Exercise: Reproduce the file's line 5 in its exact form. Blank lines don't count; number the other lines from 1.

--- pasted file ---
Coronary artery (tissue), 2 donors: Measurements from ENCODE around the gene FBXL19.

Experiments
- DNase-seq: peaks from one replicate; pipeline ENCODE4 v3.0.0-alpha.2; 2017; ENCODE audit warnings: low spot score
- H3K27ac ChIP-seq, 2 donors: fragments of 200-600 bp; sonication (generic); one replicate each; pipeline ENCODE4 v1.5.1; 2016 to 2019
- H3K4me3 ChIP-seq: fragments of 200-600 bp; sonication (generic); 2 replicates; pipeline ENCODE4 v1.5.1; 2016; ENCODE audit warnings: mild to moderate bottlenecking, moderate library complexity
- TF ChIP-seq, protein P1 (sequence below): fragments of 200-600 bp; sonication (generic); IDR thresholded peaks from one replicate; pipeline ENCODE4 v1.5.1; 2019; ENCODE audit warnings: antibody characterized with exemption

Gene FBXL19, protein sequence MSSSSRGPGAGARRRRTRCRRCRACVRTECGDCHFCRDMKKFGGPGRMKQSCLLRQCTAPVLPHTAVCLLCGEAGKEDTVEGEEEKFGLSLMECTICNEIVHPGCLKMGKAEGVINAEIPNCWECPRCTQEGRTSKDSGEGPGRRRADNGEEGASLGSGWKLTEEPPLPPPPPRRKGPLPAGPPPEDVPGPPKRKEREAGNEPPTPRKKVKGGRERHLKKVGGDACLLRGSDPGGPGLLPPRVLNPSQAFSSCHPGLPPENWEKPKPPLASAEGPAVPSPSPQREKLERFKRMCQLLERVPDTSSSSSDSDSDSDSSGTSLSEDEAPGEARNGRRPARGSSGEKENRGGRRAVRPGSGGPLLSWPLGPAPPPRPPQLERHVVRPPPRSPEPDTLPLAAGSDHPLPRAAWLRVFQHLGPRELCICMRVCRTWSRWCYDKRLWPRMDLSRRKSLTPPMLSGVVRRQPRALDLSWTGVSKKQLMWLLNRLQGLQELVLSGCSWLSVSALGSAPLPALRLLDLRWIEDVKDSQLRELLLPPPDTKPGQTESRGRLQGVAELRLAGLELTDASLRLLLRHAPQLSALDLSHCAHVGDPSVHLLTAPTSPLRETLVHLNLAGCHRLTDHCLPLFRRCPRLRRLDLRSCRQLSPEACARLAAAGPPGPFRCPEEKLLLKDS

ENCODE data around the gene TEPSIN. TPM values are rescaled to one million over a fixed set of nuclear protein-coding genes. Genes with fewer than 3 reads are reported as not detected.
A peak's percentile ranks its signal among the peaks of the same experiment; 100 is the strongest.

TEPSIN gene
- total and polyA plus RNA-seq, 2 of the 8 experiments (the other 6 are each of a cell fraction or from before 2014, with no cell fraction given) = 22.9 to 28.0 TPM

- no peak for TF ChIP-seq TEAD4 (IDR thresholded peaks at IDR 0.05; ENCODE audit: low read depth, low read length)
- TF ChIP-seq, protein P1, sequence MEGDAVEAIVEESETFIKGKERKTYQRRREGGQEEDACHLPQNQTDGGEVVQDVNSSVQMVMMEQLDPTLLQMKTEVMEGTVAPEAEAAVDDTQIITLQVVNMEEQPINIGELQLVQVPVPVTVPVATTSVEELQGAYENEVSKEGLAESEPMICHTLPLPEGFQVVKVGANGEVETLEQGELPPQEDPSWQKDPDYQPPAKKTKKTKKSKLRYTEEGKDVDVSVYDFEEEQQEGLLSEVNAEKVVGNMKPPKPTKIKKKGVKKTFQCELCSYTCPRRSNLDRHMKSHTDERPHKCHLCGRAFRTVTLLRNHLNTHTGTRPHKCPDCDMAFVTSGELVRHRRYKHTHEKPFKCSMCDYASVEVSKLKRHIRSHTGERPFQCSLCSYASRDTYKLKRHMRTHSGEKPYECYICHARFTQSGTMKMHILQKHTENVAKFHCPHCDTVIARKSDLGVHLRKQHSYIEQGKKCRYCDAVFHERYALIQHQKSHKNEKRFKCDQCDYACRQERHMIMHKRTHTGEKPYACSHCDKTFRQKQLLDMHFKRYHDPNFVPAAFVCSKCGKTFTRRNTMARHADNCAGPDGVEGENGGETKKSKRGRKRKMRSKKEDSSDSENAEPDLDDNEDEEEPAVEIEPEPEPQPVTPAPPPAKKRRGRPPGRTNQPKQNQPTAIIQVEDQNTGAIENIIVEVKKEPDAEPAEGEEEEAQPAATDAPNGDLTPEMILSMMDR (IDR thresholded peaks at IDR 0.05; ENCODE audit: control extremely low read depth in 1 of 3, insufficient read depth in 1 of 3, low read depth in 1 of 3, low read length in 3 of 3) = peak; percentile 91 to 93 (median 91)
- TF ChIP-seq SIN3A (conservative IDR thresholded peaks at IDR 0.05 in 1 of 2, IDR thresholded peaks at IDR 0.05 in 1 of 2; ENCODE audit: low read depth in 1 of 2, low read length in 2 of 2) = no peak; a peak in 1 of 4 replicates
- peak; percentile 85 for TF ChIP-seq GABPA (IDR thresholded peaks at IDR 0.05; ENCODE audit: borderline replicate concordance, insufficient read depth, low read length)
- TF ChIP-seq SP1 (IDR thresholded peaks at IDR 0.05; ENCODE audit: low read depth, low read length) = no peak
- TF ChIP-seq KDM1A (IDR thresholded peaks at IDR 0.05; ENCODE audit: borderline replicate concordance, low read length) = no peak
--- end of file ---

- H3K4me3 ChIP-seq: fragments of 200-600 bp; sonication (generic); 2 replicates; pipeline ENCODE4 v1.5.1; 2016; ENCODE audit warnings: mild to moderate bottlenecking, moderate library complexity